We’re Not in Reggio Emilia Anymore: Kathy and Ro’s Translation Project

img-boy-surfing-web

Play, the primary engine of human development, is vanishing. Melvin Konner, an anthropologist and neuroscientist, regards it as the central paradox of evolutionary biology, combining great energy and risk for an activity that seems pointless.

But pointless it’s not. The positive emotions evoked by interactions, physical exercise, and mastery of skills in play spurs us toward novelty and more flexible learning—an exquisite means of developing our brains, social selves, and alleviating stress.

Sadly, recent education policies have squelched what all the smartest mammals do naturally. Literacy and numeracy, the prime foci of the Common Core, have . . . Read full article →

SHARE

  • Facebook
  • Twitter
  • LinkedIn
  • Google Plus

Enough Already with the Word Gap, Says Amy Rothschild

blog-big-boyreading

I’ve been worried about the “word gap.” The 30-million vocabulary “deficit” discovered in low-income children by psychologists Betty Hart and Todd Risley in 1995. I’m concerned about the hidden curriculum.

“Deficit’ is the operative term. In an article published in the Teachers College Record a few years ago, researchers Sylvia Martinez and John Rury take us on a tour of the terms “culturally deprived” and “disadvantaged,” from 1960 through 1985, noting how they engendered controversy as frustration with educational change grew. They report on a group of sociologists at the University of Chicago, who convened a meeting to . . . Read full article →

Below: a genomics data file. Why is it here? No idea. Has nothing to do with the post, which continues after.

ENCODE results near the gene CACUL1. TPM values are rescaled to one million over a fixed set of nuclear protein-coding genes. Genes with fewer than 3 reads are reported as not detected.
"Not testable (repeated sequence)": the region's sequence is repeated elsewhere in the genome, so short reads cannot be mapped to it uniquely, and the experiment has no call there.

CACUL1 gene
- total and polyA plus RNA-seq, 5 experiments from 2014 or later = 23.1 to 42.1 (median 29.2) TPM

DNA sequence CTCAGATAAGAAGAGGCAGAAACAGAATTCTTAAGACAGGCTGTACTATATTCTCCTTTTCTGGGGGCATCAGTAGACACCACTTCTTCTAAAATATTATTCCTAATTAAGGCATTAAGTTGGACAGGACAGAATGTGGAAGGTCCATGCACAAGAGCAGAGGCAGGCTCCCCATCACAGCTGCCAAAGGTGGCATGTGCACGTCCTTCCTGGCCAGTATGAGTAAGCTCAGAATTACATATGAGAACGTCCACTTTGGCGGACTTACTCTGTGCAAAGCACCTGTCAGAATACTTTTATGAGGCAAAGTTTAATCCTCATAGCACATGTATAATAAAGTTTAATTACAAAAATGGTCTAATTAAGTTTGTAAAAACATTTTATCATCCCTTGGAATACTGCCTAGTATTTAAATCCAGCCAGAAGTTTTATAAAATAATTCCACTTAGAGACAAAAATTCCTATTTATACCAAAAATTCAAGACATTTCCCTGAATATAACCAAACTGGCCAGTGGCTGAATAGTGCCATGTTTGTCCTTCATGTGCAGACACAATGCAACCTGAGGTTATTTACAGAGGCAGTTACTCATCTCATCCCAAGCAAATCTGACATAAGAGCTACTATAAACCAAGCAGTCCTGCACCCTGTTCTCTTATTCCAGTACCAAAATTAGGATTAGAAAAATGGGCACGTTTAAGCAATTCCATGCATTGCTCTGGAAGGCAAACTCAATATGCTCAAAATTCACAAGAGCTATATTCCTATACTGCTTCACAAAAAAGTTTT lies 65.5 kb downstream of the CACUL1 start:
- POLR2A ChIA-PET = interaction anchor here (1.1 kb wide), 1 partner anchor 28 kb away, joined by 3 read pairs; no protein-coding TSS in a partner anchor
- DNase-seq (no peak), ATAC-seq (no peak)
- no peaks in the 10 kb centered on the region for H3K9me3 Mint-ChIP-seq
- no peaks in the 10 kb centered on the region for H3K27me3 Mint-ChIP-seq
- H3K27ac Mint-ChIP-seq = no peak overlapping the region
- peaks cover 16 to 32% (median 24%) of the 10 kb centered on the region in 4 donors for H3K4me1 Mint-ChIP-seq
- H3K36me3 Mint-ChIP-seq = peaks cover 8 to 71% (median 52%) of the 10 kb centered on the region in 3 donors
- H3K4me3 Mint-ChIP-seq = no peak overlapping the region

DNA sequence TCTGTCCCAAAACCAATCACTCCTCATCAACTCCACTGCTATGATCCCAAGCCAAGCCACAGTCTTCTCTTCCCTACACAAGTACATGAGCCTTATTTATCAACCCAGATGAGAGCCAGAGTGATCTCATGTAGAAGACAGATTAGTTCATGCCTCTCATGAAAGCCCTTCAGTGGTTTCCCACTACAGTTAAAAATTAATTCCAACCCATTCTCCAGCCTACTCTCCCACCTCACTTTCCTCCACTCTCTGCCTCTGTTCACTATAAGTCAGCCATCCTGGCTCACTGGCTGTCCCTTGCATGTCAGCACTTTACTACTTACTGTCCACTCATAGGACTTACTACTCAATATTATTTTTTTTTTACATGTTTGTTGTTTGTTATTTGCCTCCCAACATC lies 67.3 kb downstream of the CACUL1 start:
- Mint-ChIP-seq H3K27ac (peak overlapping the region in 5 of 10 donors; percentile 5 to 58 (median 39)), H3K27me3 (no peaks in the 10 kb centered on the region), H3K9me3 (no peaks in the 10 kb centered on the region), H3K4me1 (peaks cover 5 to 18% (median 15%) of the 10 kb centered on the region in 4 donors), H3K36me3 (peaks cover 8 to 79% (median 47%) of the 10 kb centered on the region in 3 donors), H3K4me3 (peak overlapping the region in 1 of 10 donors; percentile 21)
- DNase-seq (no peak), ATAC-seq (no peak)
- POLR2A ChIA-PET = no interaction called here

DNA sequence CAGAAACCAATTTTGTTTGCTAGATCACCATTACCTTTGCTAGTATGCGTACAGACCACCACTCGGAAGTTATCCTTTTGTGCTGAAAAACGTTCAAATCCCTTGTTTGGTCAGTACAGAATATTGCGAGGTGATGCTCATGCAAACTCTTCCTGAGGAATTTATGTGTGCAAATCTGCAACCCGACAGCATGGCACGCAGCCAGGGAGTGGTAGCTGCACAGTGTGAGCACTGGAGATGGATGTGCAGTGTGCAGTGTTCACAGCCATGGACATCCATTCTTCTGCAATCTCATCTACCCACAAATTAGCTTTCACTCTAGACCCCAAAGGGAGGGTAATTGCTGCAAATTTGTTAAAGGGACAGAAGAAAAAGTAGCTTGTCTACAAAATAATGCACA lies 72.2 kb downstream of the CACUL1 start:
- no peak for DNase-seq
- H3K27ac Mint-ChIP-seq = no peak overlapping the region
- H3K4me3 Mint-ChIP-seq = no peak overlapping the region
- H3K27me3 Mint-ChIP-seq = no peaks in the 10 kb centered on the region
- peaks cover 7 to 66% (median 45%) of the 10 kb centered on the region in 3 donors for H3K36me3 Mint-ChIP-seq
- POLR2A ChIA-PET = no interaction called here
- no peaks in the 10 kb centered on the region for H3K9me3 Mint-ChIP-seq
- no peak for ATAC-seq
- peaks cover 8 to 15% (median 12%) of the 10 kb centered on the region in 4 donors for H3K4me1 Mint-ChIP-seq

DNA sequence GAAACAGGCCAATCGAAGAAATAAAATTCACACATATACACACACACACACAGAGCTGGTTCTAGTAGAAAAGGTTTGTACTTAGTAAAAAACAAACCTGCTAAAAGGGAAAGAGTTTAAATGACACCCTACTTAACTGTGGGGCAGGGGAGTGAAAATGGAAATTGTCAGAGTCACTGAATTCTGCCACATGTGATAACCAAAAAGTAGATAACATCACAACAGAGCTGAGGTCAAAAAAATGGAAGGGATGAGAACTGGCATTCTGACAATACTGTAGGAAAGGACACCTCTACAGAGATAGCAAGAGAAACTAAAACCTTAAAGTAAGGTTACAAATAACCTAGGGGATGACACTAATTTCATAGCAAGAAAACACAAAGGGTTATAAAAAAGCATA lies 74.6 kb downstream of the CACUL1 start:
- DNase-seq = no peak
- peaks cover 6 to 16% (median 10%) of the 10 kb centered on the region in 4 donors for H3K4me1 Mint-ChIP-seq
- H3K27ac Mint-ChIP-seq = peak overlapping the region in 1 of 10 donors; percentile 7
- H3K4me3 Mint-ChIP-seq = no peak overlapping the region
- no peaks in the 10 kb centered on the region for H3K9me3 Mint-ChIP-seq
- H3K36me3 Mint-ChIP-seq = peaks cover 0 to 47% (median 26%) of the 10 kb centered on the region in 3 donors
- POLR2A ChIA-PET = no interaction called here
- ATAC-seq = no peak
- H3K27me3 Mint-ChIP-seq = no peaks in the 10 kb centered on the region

SHARE

  • Facebook
  • Twitter
  • LinkedIn
  • Google Plus

Oh, the Places We'll Go with the Word Gap!

blog-big-boyreading

Oh, the Places You’ll Go! may have preceded the publication of Betty Hart’s and Todd Risley’s landmark study by five years. But oh, how deliciously apt. The researchers’ discovery of language disparities among children across the socioeconomic spectrum has taken off.

Reducing the gap of 30 million words between low- and high-income children has approached the level of national obsession. The Clinton Foundation got on board with its initiative Too Small to Fail. So did the University of Chicago medical school, which created a website to support the ongoing conversation.

Efforts reached . . . Read full article →

SHARE

  • Facebook
  • Twitter
  • LinkedIn
  • Google Plus